Silicon Republic; an article regarding Radical Copyright Law Reform in Ireland.

Silicon Republic article regarding ‘Radical Copyright Law Reform’  in Ireland.

This morning (09/05/2011) Silicon Republic reported on a radical overhaul  of Ireland’s Copyright Law, this is interesting given that most discussions in this area have been limited in recent times to the three strikes and  you’re out nexus of anti-innovation. I am adding here the current link to the SR reportage, and a couple of links which focus on originators of work and their options in publication . In this case, mostly my focus is on poetry and poetics, as that is what this blog is  about.

Poets have been innovating in this area for quite a period of time and have produced documents on fair-use , creative commons and best practices in  digitisation and social-media. I consider the issue of copyright (and especially of artist-led discussion in this area) to be of the utmost importance, therefore I have added a permanent link to the Poetry Foundation website onto my landing-page. This page shows at the top of all posts and articles, along with three others which form the impetus of what this blog is about, women-poets (editors and translators),the literary arts, the Universal Declaration of Linguistic Rights,  and about the poethead blog.

This morning Minister Bruton said: “I am determined that government will make whatever changes are necessary to allow innovative digital companies reach their full potential in Ireland. These companies make an enormous contribution to jobs and economic growth, and government must do everything it can to allow them to flourish and expand in Ireland.

“Some companies have indicated that the current copyright legislation does not cater well for the digital environment and actually creates barriers to innovation and to the establishment of new business models. Moving towards a US-style “fair use” doctrine is one suggestion that has been made.

“I am determined to respond to these suggestions in a comprehensive and timely manner. It is not wise to make changes to this extremely complex area of legislation without first considering the issues in detail.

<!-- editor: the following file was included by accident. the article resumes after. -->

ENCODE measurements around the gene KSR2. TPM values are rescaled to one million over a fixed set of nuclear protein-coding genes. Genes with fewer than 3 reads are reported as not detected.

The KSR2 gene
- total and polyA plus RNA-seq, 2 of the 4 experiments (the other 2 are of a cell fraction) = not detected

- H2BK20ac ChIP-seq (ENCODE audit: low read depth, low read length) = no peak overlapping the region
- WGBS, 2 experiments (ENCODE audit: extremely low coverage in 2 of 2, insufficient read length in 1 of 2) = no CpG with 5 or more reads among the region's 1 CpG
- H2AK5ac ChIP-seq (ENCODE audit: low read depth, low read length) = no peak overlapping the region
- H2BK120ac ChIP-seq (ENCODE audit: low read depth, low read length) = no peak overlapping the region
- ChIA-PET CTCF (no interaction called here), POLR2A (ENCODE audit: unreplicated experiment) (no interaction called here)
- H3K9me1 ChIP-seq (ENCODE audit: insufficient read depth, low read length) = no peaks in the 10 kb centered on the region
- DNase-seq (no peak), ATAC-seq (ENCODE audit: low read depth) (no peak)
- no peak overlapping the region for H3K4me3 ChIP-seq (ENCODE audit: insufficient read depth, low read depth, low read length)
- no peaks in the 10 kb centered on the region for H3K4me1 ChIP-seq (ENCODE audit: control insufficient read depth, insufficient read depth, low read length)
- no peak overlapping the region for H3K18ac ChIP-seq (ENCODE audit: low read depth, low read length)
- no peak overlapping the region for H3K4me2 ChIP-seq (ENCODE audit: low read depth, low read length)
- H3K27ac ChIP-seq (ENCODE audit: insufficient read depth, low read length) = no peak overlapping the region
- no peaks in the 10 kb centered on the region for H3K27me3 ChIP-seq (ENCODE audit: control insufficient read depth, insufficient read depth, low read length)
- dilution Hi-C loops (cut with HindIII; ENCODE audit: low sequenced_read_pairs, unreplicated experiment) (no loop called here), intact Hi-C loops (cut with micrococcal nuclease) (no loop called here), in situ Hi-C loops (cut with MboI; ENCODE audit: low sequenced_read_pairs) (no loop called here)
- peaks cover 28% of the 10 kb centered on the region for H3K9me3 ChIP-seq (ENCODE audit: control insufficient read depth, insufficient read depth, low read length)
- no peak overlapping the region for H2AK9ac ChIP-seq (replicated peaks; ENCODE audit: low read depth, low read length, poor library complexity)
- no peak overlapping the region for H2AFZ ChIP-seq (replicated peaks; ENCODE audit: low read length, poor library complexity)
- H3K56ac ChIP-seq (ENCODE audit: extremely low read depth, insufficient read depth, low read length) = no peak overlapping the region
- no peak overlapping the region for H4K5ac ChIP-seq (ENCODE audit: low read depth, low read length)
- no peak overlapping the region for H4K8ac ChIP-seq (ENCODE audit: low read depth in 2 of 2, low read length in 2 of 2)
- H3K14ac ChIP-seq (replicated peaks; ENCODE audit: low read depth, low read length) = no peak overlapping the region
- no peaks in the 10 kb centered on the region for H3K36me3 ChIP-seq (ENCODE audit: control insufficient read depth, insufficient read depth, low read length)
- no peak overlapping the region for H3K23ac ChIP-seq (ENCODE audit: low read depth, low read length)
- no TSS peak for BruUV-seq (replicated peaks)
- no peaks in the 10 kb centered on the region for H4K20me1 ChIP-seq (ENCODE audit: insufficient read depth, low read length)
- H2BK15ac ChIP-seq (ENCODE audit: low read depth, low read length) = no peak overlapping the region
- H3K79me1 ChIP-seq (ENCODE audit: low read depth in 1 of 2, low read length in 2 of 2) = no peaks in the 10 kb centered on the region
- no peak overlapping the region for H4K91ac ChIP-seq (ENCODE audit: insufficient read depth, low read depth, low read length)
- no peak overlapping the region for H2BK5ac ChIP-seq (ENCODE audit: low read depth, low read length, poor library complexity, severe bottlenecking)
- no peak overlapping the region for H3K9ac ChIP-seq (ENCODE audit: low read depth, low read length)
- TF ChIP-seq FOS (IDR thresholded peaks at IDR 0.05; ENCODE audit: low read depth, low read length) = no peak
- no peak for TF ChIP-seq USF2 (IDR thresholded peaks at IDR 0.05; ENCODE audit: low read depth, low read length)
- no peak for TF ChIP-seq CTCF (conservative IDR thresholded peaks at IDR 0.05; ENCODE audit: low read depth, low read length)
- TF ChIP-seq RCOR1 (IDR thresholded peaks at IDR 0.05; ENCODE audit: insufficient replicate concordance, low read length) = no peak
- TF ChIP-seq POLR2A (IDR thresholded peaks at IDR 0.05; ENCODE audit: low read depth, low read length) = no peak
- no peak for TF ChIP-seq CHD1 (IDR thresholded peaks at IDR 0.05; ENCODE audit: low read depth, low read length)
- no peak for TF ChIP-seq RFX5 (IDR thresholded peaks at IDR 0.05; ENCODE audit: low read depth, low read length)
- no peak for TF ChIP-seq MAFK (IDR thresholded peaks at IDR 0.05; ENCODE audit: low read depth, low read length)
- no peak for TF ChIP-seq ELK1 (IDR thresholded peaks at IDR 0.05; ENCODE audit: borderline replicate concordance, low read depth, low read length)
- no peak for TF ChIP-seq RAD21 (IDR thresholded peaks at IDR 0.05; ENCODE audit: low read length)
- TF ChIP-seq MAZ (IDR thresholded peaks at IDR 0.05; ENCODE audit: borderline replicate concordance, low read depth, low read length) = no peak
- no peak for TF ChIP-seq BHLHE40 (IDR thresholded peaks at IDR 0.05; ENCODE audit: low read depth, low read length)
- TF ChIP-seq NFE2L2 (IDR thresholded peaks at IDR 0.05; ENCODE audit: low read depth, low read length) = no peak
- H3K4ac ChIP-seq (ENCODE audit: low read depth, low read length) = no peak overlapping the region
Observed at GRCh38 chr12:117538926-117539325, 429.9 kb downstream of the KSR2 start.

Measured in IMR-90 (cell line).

“Therefore I have commenced a time-limited review of the law in the area to be conducted by three industry experts. The review will include a full consultation process with all relevant stakeholders, and the entire process will be complete within six months.”

Barriers to innovation at all levels of creative output include the misunderstanding of copyright conventions, or inability to properly utilise such innovations as Creative Commons licenses, which allow  artists to set up copyrights (including derivative rights).

Derivatives in poetics include: translations, adaption (incl.musical) pictorial adaptionsfilm,musical references, translation from (both collaborative/non-collaborative) and quotations from,   it is in the nature of poetry to lend itself to innovation. A simple example of derivation  is (for instance) Leonard Cohens adaption of Federico Garcia Lorca‘s ‘Little Viennese Waltz‘. (or we could go with Dante!) The adaption would not occur if artistic inspiration were stymied by copyright law that sought to lock-in how a piece of material is used. To this end , I  am linking in a discussion  regarding digisation, adaption and transmission from the Harriet Monroe institute which  is titled ‘code of best practices in fair use for poetry‘ to illustrate how artists are  driving discussions in this area of  concern. The problems with previous discussions here in Ireland included that the  consultation process was limited to big organisations who were perceived as  the only stakeholders on the issue of copyright by our previous Govt,  and quite ignorantly leaving out the artist/originator’s  perspective on derivations.